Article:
Organized gangs made their initial appearance in the United States in conjunction with the influx of European immigrants in the 1800s. Looking for a better life in the land of prosperity that America was becoming, these immigrants believed they were headed toward a new Eden, a land of milk and honey in which the idea that anyone could become successful regardless of class was already becoming more myth than reality. Already poor when making the decision to leave their homelands, most of these immigrants used what money they had to pay their passage and upon arriving found themselves in instant competition with each other for a limited number of jobs. Barriers in the form of language and cultural differences mandated that these immigrants often had to turn to each other for protection as well as for basic lifestyle needs such as health care, further insulating them from the mainstream. The lack of job opportunities combined with the necessity to depend upon cultural cohesion led to the formation of gangs embarking on criminal means to meet daily needs, and this pattern has been repeated throughout American history.
The earliest organized gangs formed in the large cities of America such as New York, Boston and Chicago, and they tended to form around ethnic lines. However, even within these ethnic divisions further divisions would arise so that one Irish gang might be placed in opposition against another Irish gang just as much as they might find themselves in opposition against an Italian gang. The industrial revolution can be said to be directly responsible for the rise of gang influence as the migration of mass population toward urban centers resulted in too many people vying for too few jobs and living space within too confined a space. With family and friends unable to secure basic living essentials, unemployed immigrants turned to criminal activities simply to supply basic necessities. Theft and burglary became the standard operating procedure, but with the outbreak of the Civil War, the long, sordid intertwining of gangs and drugs began.
During the Civil War and its aftermath, many wounded soldiers found themselves becoming addicted to morphine to relieve their pain. In some ways that most people don’t like to admit, gangs are a reflection of the American free enterprise system, albeit a reflection of its darkest aspects. Recognizing an opportunity to make easy money, gang members seized the moment and set the course for all future gang funding by stealing morphine and selling it to these soldiers. Gang activity involved all kinds of crimes, of course, but it was the ability to provide illicit goods such as drugs and prostitutes that gave rise to gang influence on all aspects of American society.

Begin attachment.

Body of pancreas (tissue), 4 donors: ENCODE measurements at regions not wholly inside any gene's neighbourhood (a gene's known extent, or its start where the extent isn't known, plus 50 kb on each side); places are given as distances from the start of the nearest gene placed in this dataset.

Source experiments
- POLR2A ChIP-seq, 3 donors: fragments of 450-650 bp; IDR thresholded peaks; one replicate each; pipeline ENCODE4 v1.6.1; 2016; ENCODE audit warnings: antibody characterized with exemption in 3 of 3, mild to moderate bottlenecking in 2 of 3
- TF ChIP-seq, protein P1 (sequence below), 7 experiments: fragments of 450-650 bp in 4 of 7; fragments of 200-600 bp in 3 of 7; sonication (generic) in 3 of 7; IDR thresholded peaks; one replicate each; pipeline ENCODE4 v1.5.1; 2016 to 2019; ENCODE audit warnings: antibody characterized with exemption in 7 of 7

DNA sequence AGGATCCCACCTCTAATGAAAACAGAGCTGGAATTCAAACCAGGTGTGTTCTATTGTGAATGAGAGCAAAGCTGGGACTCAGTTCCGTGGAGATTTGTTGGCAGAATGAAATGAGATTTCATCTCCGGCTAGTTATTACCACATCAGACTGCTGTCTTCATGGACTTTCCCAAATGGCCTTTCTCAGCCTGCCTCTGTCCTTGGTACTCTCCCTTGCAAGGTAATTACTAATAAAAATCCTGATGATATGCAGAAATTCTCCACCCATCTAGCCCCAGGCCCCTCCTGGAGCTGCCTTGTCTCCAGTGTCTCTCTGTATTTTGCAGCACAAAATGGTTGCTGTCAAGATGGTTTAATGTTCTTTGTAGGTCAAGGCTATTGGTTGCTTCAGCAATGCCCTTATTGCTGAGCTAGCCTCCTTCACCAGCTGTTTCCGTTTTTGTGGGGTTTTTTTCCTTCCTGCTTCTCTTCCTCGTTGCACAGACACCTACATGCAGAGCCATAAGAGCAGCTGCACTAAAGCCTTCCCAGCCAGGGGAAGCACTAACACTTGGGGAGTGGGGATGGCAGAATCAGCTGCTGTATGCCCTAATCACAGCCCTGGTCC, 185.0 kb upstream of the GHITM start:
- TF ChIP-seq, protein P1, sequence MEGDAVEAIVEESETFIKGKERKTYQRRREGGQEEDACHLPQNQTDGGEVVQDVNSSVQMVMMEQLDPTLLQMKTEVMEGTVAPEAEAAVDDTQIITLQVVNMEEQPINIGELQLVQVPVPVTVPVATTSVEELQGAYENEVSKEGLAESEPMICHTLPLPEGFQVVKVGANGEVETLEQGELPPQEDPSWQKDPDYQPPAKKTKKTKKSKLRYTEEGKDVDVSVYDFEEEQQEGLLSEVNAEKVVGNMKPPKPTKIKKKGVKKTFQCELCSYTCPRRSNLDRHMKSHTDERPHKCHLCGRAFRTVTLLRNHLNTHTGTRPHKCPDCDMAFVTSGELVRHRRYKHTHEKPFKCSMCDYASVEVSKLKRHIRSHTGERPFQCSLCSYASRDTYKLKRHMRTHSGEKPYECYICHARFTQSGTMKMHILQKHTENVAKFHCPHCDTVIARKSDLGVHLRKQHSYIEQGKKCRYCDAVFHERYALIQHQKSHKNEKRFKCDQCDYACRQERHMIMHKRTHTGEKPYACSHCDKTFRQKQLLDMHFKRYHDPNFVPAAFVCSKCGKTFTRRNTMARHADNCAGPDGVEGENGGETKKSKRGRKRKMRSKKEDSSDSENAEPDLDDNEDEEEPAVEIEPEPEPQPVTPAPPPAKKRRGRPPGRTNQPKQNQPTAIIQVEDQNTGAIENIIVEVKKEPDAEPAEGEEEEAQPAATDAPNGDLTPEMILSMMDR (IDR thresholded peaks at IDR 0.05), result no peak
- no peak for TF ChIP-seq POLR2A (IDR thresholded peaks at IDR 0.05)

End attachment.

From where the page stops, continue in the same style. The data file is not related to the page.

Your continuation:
It was during the era of Prohibition that these relatively disorganized gangs evolved into the organized crime units that are still around today. Prohibition is the name given the period in American history when selling alcohol (but not drinking it, as is commonly thought) was constitutionally outlawed. Not only was it a bad idea from a political standpoint, it was even worse from a criminal standpoint. It was Prohibition that served to provide gangs with the route toward rising to heights of influence into the very fabric of American society from they have never been vacuumed.
The primary ethnic gang groups to benefit from this period were the Italian gangs and the Jewish gangs. These two rose to such prominence that they really cannot be referred to as gangs after this point. Most of the gangs that have taken over for the former ethnic gang leaders of the 19th century are made up of African-America, Hispanic, Caucasian and, increasingly, Asian backgrounds.
The center of gang activity in America has progressively moved westward. The opening salvo was located in New York through the 1800s, before expanding to Chicago during Prohibition. Today’s gangs can be found everywhere, but almost all culture associated with any gang anywhere today traces back to Los Angeles. The growth of gangs in Los Angeles began shortly after World War II when the black, Asian and Mexican population exploded as a result of mass migration. Gang violence in Los Angeles grew specially in relation to the growth in racial divisiveness, taking off especially in the 50s before literally exploding in the 1960s with the riots in Watts